The recent romaine E. coli outbreak is just one more reminder that, for all their health benefits, fruits and vegetables still carry risks. Every time you munch a raw goodie, you might run into less savory things like soil, pesticides, wax residues, and, in rare occasions, really nasty microorganisms (like Listeria monocytogenes, Salmonella, and E. coli).
While the agriculture industry does its best to keep your produce safe and clean from the farm to the supermarket, let's be real: we all like to have a little extra peace of mind, and that's where vegetable washes and sprays enter the picture.
But do they actually work? We investigated!
I think we all get the appeal of an at-home washing step — one that preferably doesn't introduce additional harsh chemicals, and also removes germs and other bugs introduced by your own hands and kitchen environment, as well as anything else your lettuce and tomatoes picked up between farm and fridge.
Enter: the veggie wash, which is typically billed as an effective, all-natural way to get squeaky clean (and safe) vegetables.
To get an expert take on whether our pennies are best spent (or saved) on these alluring bottles of veggie wash, I spoke to Dr. Eduardo Gutierrez-Rodriguez, an Assistant Professor and Extension Specialist in Food Safety at North Carolina State University, who has worked with and within the fresh produce industry for more than 18 years.
Dr. Gutierrez-Rodriguez is uniquely suited to answer this question — in fact, you could say that washing vegetables is his expertise. He helps develop commercial washing systems for produce, and part of his job is to support growers on best food safety practices at the farm and packing house, and during transport.
He's been asked a lot about veggie washes. So I asked him, too.
Do Vegetable Washes Actually Work?
Short answer: probably not.
"The effectiveness of at-home vegetable washes is questionable, creating unrealistic expectations for consumers," says Gutierrez-Rodriguez. "The actual effectiveness of these solutions has not been standardized." In other words, what you get from various brands of wash to spray to wash could be entirely different; there's no one standard.
He explained that veggie washes aim to replicate and simplify the complex steps that food processing facilities or fresh fruit and vegetable packing houses take to prepare produce for consumers. Most of the veggie washes on the market include surfactants (an ingredient to loosen debris or pesticides) and/or a sanitizer (to kill microbes). But even if a product claims to kill 99.9% of bacteria, the remaining 0.1% may be enough to get you sick.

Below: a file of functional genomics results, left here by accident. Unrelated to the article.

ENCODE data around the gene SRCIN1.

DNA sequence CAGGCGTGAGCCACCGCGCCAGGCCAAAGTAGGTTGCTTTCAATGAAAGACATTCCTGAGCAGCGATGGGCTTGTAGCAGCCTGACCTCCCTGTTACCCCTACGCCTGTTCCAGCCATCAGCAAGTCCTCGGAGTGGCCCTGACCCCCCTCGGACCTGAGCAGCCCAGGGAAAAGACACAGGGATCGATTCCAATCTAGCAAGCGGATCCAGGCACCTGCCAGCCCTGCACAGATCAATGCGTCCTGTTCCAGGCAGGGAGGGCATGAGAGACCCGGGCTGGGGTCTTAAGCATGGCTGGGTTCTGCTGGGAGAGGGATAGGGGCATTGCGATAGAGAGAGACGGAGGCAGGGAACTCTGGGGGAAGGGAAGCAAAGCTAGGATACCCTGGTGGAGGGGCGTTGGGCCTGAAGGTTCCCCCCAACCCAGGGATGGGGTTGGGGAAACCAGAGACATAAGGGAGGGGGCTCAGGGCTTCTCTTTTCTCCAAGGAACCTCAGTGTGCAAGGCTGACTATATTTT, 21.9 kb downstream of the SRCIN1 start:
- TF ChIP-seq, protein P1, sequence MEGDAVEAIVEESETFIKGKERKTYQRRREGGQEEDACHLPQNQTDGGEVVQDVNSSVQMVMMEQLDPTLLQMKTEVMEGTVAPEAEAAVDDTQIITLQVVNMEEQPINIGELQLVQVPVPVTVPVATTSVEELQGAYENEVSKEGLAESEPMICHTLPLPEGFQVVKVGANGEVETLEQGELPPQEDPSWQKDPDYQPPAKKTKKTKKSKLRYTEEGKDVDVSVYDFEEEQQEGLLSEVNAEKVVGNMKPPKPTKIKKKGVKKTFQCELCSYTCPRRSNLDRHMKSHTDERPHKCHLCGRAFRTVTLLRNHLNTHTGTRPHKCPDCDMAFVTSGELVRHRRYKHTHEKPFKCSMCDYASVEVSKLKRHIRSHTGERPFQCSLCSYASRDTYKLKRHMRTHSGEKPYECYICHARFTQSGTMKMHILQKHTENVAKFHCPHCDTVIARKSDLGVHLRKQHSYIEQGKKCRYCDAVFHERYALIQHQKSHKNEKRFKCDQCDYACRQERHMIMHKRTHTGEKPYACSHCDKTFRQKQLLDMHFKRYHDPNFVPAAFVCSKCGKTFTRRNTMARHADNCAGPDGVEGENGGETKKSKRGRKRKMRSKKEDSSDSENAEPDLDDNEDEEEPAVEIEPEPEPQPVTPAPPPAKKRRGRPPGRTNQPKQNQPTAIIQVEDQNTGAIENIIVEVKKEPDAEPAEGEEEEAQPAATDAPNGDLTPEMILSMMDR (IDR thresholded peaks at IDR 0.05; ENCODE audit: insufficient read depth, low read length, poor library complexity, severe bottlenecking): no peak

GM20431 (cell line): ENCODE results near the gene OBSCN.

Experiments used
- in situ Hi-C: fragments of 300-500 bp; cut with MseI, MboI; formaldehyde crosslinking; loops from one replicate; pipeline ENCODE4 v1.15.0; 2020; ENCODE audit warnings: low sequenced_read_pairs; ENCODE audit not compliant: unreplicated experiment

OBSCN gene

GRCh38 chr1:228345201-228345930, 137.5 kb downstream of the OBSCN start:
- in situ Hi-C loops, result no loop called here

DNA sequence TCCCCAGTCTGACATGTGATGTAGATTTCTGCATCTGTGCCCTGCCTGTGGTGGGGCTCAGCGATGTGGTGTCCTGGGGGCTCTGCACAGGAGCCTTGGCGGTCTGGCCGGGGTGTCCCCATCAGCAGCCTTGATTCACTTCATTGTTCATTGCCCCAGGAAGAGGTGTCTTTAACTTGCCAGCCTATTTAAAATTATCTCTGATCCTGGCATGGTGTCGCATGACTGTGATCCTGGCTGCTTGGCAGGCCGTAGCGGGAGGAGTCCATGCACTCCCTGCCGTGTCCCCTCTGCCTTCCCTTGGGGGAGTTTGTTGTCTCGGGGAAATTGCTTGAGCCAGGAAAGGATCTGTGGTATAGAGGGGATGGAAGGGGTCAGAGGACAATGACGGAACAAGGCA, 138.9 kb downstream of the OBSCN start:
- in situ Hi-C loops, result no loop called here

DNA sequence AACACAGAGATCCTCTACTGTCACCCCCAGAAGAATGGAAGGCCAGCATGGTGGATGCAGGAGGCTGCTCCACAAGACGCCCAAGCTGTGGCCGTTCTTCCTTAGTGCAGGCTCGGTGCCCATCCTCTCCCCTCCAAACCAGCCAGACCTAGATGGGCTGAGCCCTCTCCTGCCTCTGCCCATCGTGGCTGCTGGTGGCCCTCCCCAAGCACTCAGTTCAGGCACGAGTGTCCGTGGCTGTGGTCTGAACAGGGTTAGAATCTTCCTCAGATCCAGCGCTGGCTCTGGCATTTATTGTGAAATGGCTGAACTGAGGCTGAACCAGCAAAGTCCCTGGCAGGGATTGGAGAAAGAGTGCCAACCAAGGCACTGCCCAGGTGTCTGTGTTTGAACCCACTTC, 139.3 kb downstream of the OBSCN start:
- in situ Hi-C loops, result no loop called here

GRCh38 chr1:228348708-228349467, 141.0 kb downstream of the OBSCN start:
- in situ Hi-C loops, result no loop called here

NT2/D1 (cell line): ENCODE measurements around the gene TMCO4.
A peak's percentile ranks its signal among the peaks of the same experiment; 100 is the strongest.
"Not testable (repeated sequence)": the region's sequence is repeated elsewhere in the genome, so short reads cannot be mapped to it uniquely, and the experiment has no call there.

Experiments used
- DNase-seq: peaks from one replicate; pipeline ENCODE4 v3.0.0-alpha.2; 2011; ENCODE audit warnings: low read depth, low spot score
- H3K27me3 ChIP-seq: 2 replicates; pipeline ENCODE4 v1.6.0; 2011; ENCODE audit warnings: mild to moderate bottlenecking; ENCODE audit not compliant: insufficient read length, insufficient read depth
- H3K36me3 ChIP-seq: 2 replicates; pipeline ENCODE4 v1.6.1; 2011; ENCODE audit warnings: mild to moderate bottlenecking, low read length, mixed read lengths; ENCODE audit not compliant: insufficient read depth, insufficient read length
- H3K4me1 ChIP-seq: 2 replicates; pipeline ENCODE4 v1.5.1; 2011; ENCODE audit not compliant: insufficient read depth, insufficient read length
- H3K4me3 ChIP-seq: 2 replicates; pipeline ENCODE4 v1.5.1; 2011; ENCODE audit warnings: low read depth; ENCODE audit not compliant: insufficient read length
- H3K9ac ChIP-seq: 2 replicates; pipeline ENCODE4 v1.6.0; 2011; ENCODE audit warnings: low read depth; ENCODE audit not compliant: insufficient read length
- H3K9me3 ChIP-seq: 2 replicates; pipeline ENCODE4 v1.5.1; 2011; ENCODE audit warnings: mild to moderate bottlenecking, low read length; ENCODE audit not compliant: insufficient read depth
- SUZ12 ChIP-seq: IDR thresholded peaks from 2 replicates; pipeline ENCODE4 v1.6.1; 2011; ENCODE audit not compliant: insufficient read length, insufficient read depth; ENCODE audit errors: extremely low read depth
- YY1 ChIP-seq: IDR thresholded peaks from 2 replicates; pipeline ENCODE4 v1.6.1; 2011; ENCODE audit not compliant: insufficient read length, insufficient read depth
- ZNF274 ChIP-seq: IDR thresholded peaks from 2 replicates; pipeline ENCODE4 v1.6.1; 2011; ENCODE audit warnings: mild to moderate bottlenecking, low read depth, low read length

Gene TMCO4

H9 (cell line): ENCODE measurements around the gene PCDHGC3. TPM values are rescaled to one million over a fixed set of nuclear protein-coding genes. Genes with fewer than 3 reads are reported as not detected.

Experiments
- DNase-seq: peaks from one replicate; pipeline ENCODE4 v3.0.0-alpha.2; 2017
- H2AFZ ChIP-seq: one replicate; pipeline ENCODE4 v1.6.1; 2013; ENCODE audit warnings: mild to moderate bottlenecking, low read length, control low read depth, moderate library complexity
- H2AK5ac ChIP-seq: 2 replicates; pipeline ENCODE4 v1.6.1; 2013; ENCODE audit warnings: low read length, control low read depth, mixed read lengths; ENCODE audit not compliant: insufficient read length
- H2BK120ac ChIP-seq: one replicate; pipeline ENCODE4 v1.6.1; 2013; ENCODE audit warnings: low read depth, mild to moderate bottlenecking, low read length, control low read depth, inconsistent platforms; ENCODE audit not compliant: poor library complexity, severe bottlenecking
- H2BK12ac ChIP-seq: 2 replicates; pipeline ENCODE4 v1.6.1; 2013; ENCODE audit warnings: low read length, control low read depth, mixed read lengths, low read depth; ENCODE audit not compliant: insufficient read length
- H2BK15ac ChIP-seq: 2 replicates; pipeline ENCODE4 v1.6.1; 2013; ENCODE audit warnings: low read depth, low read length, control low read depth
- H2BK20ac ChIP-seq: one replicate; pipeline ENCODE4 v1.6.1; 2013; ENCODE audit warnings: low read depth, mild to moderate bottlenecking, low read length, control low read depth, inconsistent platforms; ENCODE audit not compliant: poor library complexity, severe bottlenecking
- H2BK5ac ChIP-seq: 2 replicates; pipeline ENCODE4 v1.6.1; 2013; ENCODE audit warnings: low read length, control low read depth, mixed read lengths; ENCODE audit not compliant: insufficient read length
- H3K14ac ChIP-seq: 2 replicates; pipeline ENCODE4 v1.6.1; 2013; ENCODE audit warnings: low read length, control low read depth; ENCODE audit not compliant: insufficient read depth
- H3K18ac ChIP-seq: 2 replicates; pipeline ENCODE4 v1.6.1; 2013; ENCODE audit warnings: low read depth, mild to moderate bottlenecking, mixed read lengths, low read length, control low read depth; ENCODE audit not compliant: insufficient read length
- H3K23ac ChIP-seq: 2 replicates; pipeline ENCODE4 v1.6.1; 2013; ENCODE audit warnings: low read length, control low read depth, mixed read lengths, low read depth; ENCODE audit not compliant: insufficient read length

And even when using a great sanitizer, there are factors that can make it less effective when actually applied to your veggies. Water temperature, pH, the vessel you're cleaning your produce in (remember how your sink has more bacteria than a toilet bowl?), the kind of debris you're dealing with, and how much of the active ingredient is included.
So is there any way to be sure your veggies won't give you a stomach bug? Well, yes, but it's not very practical: In one study he cited, the only chemicals that reliably scourged Salmonella from leafy greens were sodium hypochlorite (free chlorine) and a peroxyacetic acid solution. You can find both of these chemicals in regular old bleach — but Gutierrez-Rodriguez certainly doesn't recommend us bleaching our produce!
The Best Way to Clean Fresh Produce
So, short of using bleach (uh, no thanks!) — is there an effective and practical way to wash our fresh produce?
At home, Gutierrez-Rodriguez suggests following the FDA guidelines:
- Clean your own space: Make sure you have cleaned and sanitized surfaces that come in contact with food, and wash your hands before and after handling fresh produce.
- Rinse in cool water for longer than you might expect: Run your produce under cool water for one to two minutes.
- Brush firmer veggies (but not softer ones): Using a brush on firmer veggies like melon and cucumbers can improve debris removal. But do not use a brush on softer ones; in that case the brush can push bacteria into the flesh.
- Dry thoroughly: Then air dry or use a single-use paper towel.
What about packaged produce? If the produce is already cut or packaged, though, don't re-wash it. The point of all of these steps is to reduce cross-contamination — something we're used to thinking about when it comes to chicken, but not so much on the produce front.
Safe and Clean Food Starts at the Grocery Store
Quit unnecessarily touching the produce! Or wash and disinfect your hands before and after, when you do. Otherwise, you're just sharing bugs! And if you see spoiling produce at the supermarket, point it out to a worker, as that could be a risk of contamination to other produce or to the consumer.
But what about pesticides? If you are worried about pesticides, know that the USDA considers our fruits and vegetables to have low to no residues, but if you are worried about the "Dirty Dozen," purchasing organic produce may reduce this exposure.
And there you have it: for the cleanest veggies at home, once again, water reigns.
How do you clean fruit and veggies at home? Do you wash religiously?